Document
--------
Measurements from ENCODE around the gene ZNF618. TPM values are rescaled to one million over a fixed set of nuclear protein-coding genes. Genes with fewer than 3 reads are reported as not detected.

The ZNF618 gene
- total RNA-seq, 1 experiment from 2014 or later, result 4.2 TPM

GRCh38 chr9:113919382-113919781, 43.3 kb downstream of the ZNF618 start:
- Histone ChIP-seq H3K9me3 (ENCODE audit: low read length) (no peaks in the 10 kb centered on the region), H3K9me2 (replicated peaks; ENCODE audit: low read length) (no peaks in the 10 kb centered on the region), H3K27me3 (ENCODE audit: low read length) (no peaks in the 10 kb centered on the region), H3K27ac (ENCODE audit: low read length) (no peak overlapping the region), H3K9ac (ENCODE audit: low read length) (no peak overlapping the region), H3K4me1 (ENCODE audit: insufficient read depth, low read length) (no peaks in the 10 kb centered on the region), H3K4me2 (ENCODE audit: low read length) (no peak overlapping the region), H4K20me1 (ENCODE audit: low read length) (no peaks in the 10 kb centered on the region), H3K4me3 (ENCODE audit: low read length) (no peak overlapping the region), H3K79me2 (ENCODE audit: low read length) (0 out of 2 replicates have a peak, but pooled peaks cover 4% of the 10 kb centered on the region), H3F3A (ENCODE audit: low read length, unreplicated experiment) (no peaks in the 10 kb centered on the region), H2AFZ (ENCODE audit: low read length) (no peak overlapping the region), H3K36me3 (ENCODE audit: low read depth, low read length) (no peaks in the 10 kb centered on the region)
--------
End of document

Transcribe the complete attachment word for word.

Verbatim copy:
Measurements from ENCODE around the gene ZNF618. TPM values are rescaled to one million over a fixed set of nuclear protein-coding genes. Genes with fewer than 3 reads are reported as not detected.

The ZNF618 gene
- total RNA-seq, 1 experiment from 2014 or later, result 4.2 TPM

GRCh38 chr9:113919382-113919781, 43.3 kb downstream of the ZNF618 start:
- Histone ChIP-seq H3K9me3 (ENCODE audit: low read length) (no peaks in the 10 kb centered on the region), H3K9me2 (replicated peaks; ENCODE audit: low read length) (no peaks in the 10 kb centered on the region), H3K27me3 (ENCODE audit: low read length) (no peaks in the 10 kb centered on the region), H3K27ac (ENCODE audit: low read length) (no peak overlapping the region), H3K9ac (ENCODE audit: low read length) (no peak overlapping the region), H3K4me1 (ENCODE audit: insufficient read depth, low read length) (no peaks in the 10 kb centered on the region), H3K4me2 (ENCODE audit: low read length) (no peak overlapping the region), H4K20me1 (ENCODE audit: low read length) (no peaks in the 10 kb centered on the region), H3K4me3 (ENCODE audit: low read length) (no peak overlapping the region), H3K79me2 (ENCODE audit: low read length) (0 out of 2 replicates have a peak, but pooled peaks cover 4% of the 10 kb centered on the region), H3F3A (ENCODE audit: low read length, unreplicated experiment) (no peaks in the 10 kb centered on the region), H2AFZ (ENCODE audit: low read length) (no peak overlapping the region), H3K36me3 (ENCODE audit: low read depth, low read length) (no peaks in the 10 kb centered on the region)